• In unit 11G, the activity we did to calculate the surface area, volume, gallons of coffee needed o fill the cup and time it takes helped me learn how to transfer different units to another and apply it to every day life see whether they make sense or not.
• I really liked the Hot Coffee unit. I understood it well, and it was a good problem to work and figure out. It was also really good for me to make sure to use the right units and convert correctly, which I don’t do sometimes.
• I learned that the world’s largest coffee cup help 2015 gallons of coffee.
• I have learned how to use the least amount of information to find the need item.
• This unit helped me to realize how much I’ve learned this year in geometry and how to do many things like finding volumes and areas of different shapes.
• I learned that I need to model with mathematics more often.

And I have learned that I need to provide my students more opportunities to model with mathematics. And so I will, as the journey continues …

## Squares on a Coordinate Grid

I was excited to find a new Illustrative Mathematics task using coordinate geometry.

CCSS-M G-GPE.B.7 Use coordinates to compute perimeters of polygons and areas of triangles and rectangles, e.g., using the distance formula.

In the picture below a square is outlined whose vertices lie on the coordinate grid points:

The area of this particular square is 16 square units. For each whole number n between 1 and 10, find a square with vertices on the coordinate grid whose area is n square units or show that there is no such square.

As a precursor to the task, I included the following statements on the bell work for students to discuss in their groups before we had a brief class discussion.

The three sides of a right triangle can all be even.

The three sides of a right triangle can all be odd.

Last year, I heard Linda Griffith talk about giving a part of this task to some students in Arkansas. I began with my students the way she began with hers. Each student had a sheet of graph centimeter graph paper and a straightedge. Near the top left corner, draw a square with an area of 1 square centimeter.

Challenge accepted, although some students drew their square in the top right corner.

Next, I want you to choose a point, which can be above your square on even on your square, and I want you to dilate your square by a scale factor of two.

This took longer, but it was a good reminder of what we need for a dilation.

It has an area of 4 square centimeters.

How do you know?

I counted the squares.

Someone else noted that the similarity ratio is 1:2, so the ratio of the areas is 1:4.

What will happen if you dilate your original square by a scale factor of 3.

We will get a square with an area of 9.

And so they did.

Now. Here is our goal for this lesson: For each whole number n between 1 and 10, find a square with vertices on the coordinate grid whose area is n square units or show that there is no such square.

So far, we have 1, 4, and 9. What do you know about those numbers?

They’re perfect squares.

Yes. So now I want you to draw a square with an area of 2 square centimeters. I’d like for you to work by yourself for 2 minutes, and then you can share what you’ve found with your group.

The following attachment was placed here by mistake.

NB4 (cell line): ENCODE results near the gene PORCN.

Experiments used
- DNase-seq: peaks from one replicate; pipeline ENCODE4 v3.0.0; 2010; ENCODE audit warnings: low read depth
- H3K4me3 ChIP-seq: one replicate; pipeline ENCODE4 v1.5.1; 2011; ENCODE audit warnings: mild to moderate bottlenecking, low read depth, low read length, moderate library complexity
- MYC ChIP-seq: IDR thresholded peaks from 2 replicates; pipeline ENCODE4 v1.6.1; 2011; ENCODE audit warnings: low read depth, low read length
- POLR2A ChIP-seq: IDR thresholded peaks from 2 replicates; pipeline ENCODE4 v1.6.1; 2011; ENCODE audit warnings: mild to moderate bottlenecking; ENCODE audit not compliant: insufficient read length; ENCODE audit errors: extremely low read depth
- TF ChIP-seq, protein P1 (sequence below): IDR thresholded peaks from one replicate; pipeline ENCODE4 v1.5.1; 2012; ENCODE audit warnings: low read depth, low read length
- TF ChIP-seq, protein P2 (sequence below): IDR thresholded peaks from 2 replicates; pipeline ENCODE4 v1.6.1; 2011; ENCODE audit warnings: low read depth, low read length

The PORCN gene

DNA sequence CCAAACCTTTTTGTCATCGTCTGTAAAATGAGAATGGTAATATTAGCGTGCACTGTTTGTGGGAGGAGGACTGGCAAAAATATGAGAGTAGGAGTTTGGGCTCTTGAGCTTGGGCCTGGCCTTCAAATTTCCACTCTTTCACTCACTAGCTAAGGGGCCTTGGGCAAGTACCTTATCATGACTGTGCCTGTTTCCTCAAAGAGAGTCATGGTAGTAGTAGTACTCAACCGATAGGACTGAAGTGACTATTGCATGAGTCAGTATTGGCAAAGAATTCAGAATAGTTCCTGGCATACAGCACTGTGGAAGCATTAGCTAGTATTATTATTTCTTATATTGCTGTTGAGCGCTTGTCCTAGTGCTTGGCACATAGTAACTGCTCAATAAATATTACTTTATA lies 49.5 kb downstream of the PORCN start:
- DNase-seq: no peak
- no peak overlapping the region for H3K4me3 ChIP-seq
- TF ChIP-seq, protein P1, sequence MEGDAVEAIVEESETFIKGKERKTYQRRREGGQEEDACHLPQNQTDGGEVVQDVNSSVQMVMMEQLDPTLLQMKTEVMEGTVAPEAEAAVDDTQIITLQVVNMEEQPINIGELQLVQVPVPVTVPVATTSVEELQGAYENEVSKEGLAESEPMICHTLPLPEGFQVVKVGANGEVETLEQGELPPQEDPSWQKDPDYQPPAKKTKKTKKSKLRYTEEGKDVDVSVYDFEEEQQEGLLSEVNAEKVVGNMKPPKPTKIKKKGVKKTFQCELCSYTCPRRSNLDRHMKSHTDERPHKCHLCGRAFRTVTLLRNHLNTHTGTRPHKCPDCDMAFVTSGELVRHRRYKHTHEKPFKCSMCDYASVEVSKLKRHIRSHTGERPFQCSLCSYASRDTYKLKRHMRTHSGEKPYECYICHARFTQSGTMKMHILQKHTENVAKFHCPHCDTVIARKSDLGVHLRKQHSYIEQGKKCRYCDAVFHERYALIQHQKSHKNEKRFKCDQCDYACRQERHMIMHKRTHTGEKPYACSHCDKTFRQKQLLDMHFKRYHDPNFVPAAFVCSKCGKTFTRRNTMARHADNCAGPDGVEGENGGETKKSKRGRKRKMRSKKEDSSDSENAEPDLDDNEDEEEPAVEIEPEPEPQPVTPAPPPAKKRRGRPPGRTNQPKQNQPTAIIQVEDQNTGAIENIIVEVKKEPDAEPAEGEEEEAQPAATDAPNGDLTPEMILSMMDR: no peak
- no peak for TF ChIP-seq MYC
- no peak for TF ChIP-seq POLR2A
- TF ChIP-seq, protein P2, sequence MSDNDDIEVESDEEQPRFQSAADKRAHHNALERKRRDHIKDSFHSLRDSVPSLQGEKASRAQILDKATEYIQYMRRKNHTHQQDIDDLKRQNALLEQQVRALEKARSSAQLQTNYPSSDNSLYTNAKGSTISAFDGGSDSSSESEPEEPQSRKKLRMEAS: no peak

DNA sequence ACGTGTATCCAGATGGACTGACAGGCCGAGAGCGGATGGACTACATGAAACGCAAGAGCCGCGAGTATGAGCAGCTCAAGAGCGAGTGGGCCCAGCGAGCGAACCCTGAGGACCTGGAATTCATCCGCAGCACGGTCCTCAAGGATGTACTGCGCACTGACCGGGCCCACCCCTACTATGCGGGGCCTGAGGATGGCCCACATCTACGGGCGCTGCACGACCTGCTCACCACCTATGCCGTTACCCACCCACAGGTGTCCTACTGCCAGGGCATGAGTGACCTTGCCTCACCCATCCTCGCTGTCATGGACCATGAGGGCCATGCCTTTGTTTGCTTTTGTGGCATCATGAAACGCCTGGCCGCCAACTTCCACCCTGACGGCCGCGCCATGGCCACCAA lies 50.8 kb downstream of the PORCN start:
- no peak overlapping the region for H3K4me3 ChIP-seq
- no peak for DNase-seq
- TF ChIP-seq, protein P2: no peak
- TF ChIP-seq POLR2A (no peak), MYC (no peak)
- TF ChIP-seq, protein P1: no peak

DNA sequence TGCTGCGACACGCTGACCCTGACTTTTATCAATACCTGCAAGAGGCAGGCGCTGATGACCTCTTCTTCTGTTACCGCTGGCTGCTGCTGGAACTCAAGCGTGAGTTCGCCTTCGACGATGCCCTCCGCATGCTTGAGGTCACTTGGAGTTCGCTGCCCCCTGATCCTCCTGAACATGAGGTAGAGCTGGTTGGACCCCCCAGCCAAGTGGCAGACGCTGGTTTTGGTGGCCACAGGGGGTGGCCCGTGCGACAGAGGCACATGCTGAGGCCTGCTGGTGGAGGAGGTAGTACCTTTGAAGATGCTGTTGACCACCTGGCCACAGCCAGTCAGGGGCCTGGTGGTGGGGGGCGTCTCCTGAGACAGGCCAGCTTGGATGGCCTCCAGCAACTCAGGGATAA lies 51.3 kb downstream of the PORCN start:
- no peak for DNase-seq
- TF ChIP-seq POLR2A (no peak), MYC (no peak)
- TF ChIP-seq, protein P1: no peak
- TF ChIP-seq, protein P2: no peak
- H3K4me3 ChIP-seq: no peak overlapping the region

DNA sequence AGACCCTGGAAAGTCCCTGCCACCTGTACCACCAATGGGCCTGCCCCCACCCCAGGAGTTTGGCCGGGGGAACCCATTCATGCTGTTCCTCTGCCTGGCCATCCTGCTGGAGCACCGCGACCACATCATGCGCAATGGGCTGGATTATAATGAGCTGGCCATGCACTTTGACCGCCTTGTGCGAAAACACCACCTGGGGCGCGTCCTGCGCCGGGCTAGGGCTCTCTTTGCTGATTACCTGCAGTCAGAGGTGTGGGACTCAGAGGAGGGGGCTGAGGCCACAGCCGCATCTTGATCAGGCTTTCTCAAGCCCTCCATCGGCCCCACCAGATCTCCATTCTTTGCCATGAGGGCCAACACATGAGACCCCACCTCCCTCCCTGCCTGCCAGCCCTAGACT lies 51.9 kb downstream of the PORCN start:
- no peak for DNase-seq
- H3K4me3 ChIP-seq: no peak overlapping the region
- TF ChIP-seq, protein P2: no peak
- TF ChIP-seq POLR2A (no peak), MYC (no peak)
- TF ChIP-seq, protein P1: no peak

I watched while they worked. I saw many students approximating √2 on their calculator. I saw several students who had made a rectangle with an area of 2 square centimeters. I saw one student who had immediately thought of 45-45-90 triangles and had drawn a square with an exact area of 2. Everyone was doing something, even if they were using approximations.

After two minutes, I told students they could work together now, and that I had two reminders: I have asked you to draw a square. And I want it to have an exact area of 2 square centimeters.

I heard great conversation. I asked a few of those who had approximated the side length of their square how they knew the side was √2. Linda Griffith told a great story last year about some of her students: they decided to put “not drawn to scale” next to their diagram, as they had seen on one too many of the diagrams from their geometry class. Several others made the 45-45-90-connection for an isosceles right triangle with a leg of length 1 cm to get the desired square. I listened to one group who realized they had confused whether a square is always a rectangle or a rectangle is always a square take their rectangle and compose its parts a different way to get a square.

I decided to have them share first. It occurred to me after they started talking that I should video their explanation. I caught part of it.

I love that these two took their rectangle of area 2 and rearranged it to make a square of area 2.

Next I asked the student who had immediately thought of 45-45-90 to explain her thinking.

She related her work to the Pythagorean Theorem.

And finally one other student shared who had composed his square differently from the girls with the rectangle.

Now that we have a square with an area of 2, what other square areas can we easily get?

Of course a dilation by a scale factor of 2 will give us a square with an area of 8.

What side length does that square have? 2√2.

So what is next? We still need squares with areas of 3, 5, 6, 7, and 10.

What could we do to get 5?

Several students simultaneously thought about 3-4-5 right triangles. So what does that give us? An area of 25, which we can get with oblique side lengths from the 3-4-5 triangle or horizontal/vertical side lengths of 5 cm.

It isn’t really 5 we need. What can we do to get √5 for a side length?

Students continued working, many coming up with a 1-2-√5 triangle from which to draw a square with an area of 5.

If we can get 5, can we get 10?

I was expecting to hear 12+32=10, and I did hear that. But I also heard (√5)2+(√5)2=10, which I didn’t hear as loudly because I wasn’t expecting to hear it. You would think I’d have learned by now to pay closer attention to what my students actually say. What I am learning, though, is that it takes time to process student thinking for a task that isn’t “cookie cutter”, and I don’t always do that quickly in class, especially when the bell is about to ring. We ended with a discussion of more than one way to get a square with an area of 10 – and I left 3, 6, and 7 for the students to finish exploring outside of class.

So I would have liked to talk about why 3, 6, and 7 don’t work. We didn’t get there this year.

But we did make it farther than last year as the journey continues …